Bluebird bio Inc on Friday set a price for its gene therapy, Zynteglo, at 1.58 million euros ($1.78 million) over five years, after winning conditional approval in Europe this month to treat a rare genetic blood disorder.

The company proposed an installment plan, with 315,000 euros paid up front and four additional annual payments due only if the treatment continues to be effective.

Zynteglo was approved in Europe for patients age 12 and older with beta thalassemia who require regular blood transfusions and have no matching donor for a stem cell transplant. The inherited disorder limits the blood’s ability to carry oxygen throughout the body.

Bluebird, which is also testing Zynteglo for sickle cell disease, said it expects the therapy to be approved for beta thalassemia in the United States in 2020. Wall Street analysts forecast Zynteglo beta thalassemia sales of about $828 million by 2024, according to data from Refinitiv.

The company said it does not expect to begin treating patients in Europe until next year as it works out reimbursement terms with individual countries and authorizes treatment centers.

Pharmaceutical companies have been investing heavily in potentially life-changing gene therapies over the past few years, but they come with hefty price tags. As a result, some are experimenting with so-called value-based pricing, which can involve refunds if a therapy fails to deliver on its promise.

Bluebird said it believes the “intrinsic value” of its one-time infusion is about $2.1 million per patient, and the price reflects the ability to avoid costly blood transfusions, improve quality of life and potentially cure patients.

Bluebird said it aims to price Zynteglo in developed nations, including the United States, within a “reasonably close” range. The company said patient access talks are underway with health authorities in Germany, Italy, France, and Britain.

“The one-time potentially curative nature of what we have on our hands here sort of warrants this type of a (pricing) model in a more aggressive way,” bluebird Chief Executive Officer Nick Leschly told Reuters in a phone interview.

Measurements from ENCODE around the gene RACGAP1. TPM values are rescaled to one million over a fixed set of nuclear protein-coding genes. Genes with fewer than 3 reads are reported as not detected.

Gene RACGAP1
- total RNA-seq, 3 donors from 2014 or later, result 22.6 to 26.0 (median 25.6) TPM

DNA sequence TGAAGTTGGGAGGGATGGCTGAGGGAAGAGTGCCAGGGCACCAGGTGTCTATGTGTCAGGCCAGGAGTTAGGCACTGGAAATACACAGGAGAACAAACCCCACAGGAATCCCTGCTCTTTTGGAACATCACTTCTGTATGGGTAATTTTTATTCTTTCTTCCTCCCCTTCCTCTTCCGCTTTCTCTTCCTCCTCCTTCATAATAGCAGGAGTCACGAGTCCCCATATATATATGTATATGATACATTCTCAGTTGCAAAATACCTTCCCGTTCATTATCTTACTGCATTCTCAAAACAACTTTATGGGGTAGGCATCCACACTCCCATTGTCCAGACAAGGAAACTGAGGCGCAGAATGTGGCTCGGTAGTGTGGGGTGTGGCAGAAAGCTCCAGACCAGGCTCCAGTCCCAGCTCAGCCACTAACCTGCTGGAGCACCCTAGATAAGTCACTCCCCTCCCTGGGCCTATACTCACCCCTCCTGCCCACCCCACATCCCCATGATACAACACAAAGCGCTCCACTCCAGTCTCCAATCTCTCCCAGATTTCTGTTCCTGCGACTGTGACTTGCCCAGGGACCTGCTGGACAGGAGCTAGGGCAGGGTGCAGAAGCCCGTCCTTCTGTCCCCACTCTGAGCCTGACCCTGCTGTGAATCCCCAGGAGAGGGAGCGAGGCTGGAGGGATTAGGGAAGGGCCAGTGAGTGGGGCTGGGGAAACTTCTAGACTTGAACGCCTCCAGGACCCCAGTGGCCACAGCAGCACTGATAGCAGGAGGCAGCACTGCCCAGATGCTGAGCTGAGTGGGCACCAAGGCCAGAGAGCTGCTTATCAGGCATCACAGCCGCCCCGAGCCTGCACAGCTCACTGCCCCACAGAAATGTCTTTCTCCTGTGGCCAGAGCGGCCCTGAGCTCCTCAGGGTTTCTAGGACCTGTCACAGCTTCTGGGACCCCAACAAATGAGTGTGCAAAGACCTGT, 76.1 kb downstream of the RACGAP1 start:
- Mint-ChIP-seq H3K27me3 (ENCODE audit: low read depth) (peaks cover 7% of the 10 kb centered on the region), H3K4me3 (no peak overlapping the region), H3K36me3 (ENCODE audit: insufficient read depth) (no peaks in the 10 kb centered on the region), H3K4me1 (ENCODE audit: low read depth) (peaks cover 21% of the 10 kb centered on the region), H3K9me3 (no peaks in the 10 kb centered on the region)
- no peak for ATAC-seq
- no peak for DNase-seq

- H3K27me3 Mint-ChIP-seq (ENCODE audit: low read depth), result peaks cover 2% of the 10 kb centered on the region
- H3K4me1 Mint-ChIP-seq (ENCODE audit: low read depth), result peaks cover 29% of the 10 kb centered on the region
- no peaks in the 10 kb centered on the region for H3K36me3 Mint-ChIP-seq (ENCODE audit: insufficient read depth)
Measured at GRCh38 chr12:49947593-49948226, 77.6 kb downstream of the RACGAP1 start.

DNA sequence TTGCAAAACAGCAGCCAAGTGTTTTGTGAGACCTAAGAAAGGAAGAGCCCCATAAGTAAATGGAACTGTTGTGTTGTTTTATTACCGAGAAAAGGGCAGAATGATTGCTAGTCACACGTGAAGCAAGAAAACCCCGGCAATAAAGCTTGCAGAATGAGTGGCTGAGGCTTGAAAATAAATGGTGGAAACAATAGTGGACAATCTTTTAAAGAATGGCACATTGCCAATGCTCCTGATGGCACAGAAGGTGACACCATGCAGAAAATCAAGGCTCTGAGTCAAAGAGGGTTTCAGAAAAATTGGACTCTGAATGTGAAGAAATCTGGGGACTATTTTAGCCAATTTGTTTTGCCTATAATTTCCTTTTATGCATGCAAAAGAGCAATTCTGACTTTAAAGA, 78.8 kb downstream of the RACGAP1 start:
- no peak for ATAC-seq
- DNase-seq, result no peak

Gene therapies are single treatments designed to deliver healthy genetic material into a person’s cells to correct genetic defects that cause serious diseases.

Whether these high priced new therapies can succeed in Europe, where countries have stringent price controls, remains to be seen.

The first two gene therapies were approved in Europe – UniQure NV’s Glybera in 2012 for a very rare blood disorder and GlaxoSmithKline’s Strimvelis in 2016 for “bubble boy” disease – but sales were small. Glybera is no longer available and GSK sold Strimvelis to Orchard Therapeutics.

“We continue to believe that Zynteglo uptake will be challenging,” Piper Jaffray analyst Tyler Van Buren said in a research note, citing the small number of patients treated in clinical trials and the fact that most patients are adequately maintained on transfusions.

But drugmakers are forging ahead with promising new gene therapies that will continue to test pricing limits.

In May, Swiss drugmaker Novartis won U.S. approval for its gene therapy for spinal muscular atrophy and priced it at $2.125 million, making it the world’s most expensive drug. Novartis defended the price by saying that a one-time treatment was more valuable than expensive long-term treatments.

Spark Therapeutics Inc, which is being acquired by Roche Holding AG, won U.S. approval for its gene therapy to treat a rare form of blindness in 2017, pricing it at $850,000.

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